Get the latest update on HB 56 from the General Assembly.

    Status: The House Ways and Means Committee held a hearing on this bill on January 28 at 1:00.

    What You Can Do: Write to the Ways and Means Committee members to encourage them to vote in favor of this bill. Homeschoolers will benefit from the expanded sales tax exemption, including textbooks bought within a Maryland-based bookstore, should the bill pass.

 


  • 2014: HB 63 University and College Textbook Tax Exemption

    Exempts the sales and use tax on textbooks bought by full- or part-time students enrolled in institutions of higher education.

    Get the latest update on HB 63 from the General Assembly.

    Status: The House Ways and Means Committee held a hearing on this bill on January 28 at 1:00.

    What You Can Do: Write to the Ways and Means Committee members to encourage them to vote in favor of this bill. Dual-enrolled homeschoolers will benefit from the sales tax exemption, should the bill pass.

 



  • 2014: HB 76 Prohibition of Implementation of Common Core Standards

    This bill would prohibit the State Board of Education from establishing educational policies, curriculum, and guidelines that include or are based on the Common Core State Standards. It would also require MSDE to rescind the State Board's adoption of the Common Core State Standards.

    Get the latest update on HB 76 from the General Assembly.

    Status: The House Ways and Means Committee held a hearing on this bill on February 5 at 1:00.

    What You Can Do: Write an email to the Ways and Means Committee encouraging them to vote YES on this bill, to prohibit the implementation of Common Core. Homeschoolers are not required to follow Common Core. The bill is listed for informational purposes for families who have children also attending public school.

 


  • 2014: HB 117 Maryland School Assessment Waiver Request

    This bill would, in part, require the State Department of Education to request a specified waiver from the U.S. Department of Education to prohibit the Department from administering the Maryland School Assessment in the spring of 2014.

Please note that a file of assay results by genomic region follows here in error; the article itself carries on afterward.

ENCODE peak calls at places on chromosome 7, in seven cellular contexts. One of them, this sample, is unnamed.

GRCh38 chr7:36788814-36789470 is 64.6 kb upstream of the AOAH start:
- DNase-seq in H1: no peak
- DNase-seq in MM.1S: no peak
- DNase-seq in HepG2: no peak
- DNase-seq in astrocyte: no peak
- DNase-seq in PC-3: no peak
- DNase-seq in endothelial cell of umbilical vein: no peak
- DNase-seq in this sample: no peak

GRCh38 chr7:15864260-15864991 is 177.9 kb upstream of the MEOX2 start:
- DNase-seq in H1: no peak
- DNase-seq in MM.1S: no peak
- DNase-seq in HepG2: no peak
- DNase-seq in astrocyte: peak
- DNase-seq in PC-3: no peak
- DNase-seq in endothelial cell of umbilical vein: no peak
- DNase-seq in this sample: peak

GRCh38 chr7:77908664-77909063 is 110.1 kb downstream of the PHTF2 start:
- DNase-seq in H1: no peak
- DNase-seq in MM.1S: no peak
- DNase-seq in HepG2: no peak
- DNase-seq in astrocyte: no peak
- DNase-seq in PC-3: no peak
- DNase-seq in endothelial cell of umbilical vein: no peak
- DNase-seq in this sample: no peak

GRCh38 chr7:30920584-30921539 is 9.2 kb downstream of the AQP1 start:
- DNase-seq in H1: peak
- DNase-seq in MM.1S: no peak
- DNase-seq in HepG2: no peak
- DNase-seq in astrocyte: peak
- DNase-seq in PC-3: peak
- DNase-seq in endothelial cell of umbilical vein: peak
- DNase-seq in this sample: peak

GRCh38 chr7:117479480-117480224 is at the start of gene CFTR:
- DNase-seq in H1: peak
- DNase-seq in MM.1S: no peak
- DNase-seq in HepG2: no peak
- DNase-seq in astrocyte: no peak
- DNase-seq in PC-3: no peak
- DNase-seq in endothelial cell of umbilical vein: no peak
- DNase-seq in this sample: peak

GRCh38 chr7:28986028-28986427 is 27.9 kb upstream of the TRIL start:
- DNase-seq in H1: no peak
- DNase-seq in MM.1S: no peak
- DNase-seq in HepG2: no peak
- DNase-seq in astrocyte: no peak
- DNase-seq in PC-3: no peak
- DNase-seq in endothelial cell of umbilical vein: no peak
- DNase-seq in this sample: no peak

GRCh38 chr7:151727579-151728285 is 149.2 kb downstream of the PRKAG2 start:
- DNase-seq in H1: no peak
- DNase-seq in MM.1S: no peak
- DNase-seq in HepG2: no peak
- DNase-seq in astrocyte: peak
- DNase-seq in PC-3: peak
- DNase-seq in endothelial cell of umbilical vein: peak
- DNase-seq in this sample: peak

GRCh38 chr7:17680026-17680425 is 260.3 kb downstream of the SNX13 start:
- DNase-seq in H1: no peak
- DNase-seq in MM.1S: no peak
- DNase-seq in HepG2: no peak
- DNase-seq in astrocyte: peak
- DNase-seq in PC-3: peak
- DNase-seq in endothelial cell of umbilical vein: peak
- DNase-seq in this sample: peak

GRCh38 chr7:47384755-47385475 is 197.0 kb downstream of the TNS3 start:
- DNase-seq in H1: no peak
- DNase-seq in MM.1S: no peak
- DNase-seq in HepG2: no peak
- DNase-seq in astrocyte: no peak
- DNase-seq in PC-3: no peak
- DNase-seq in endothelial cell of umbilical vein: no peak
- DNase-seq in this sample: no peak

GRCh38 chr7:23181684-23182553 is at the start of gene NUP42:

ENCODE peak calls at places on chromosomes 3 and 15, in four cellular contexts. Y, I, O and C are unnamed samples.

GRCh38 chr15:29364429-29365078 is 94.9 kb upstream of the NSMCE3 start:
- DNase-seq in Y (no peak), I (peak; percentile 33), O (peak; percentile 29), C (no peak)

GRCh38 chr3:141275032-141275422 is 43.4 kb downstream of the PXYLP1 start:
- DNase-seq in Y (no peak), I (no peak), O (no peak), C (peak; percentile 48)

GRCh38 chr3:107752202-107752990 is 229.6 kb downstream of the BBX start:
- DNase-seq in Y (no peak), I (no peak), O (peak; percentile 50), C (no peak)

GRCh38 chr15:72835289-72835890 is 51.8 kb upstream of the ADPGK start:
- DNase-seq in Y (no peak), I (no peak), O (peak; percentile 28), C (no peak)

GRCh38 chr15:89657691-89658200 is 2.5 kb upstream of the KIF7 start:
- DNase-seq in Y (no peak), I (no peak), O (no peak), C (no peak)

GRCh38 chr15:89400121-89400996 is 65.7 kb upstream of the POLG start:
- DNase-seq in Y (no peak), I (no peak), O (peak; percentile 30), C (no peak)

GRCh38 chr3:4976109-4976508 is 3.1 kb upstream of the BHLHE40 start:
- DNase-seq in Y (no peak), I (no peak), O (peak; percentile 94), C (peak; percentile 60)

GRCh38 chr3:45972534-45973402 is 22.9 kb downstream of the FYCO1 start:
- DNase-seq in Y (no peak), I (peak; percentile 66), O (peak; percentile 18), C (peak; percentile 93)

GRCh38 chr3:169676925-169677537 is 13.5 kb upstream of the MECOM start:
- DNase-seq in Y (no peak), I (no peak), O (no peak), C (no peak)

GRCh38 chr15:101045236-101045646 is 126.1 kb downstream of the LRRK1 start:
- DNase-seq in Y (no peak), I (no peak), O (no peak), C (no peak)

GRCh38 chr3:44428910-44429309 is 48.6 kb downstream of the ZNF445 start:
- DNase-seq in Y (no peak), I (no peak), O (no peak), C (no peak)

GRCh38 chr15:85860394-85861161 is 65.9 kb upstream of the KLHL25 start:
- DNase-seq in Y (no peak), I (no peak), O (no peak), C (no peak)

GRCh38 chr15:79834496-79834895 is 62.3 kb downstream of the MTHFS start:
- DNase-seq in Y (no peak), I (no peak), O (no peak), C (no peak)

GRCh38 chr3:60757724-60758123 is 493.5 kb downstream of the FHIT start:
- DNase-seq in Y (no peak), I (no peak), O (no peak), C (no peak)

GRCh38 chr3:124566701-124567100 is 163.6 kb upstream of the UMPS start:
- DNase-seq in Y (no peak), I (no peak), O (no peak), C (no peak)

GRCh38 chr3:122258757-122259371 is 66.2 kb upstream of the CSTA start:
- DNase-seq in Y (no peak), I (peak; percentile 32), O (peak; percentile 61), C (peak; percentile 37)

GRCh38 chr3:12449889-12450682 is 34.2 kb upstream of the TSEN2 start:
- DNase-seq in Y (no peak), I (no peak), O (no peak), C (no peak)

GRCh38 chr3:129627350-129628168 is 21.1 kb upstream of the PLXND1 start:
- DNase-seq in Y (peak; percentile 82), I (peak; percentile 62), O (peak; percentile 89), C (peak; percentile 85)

Get the latest update on HB 117 from the General Assembly.

    Status: The House Ways and Means Committee held a hearing on this bill on February 5 at 1:00.

    What You Can Do: No action currently necessary. MSA testing is not required of homeschoolers. The bill is listed for informational purposes for families who have children also attending public school.

 


  • 2014: HB 148 Public School Holiday: Veteran's Day

    This bill would require that Veteran's Day be observed as a public school holiday.

    Get the latest update on HB 148 from the General Assembly.

    Status: The House Ways and Means Committee held a hearing on this bill on February 12 at 1:00.

    What You Can Do: No action necessary. Public school holidays do not affect homeschoolers. The bill is listed for informational purposes for families who have children also attending public school.

 


  • 2014: SB 14 Task Force to Study Starting Times for Maryland Public Schools

    This bill creates a specially appointed task force to study the science of sleep and whether public schools should open later than 8:00am for students.

    Get the latest update on SB 14 from the General Assembly.

    Status: The Senate Education, Health, and Environmental Affairs Committee held a hearing on this bill on January 22.

    What You Can Do: No action currently necessary. School start times do not apply to homeschoolers. The bill is listed for informational purposes for families who have children also attending public school.

 


Hand In Hand recognizes that some homeschool families have children enrolled in traditional school settings, as well as those who are being educated at home. In addition, we understand that some families anticipate their homeschool children entering public school at some point in future - whether it's due to economic reasons or the choice to take advantage of academic or sports related opportunities. As a courtesy to these families, we include certain legislative updates regarding public school issues.


The information on these pages is provided for informational purposes only. It is not to be construed as legal advice or counsel.


                 

 
Friday
April 28, 2017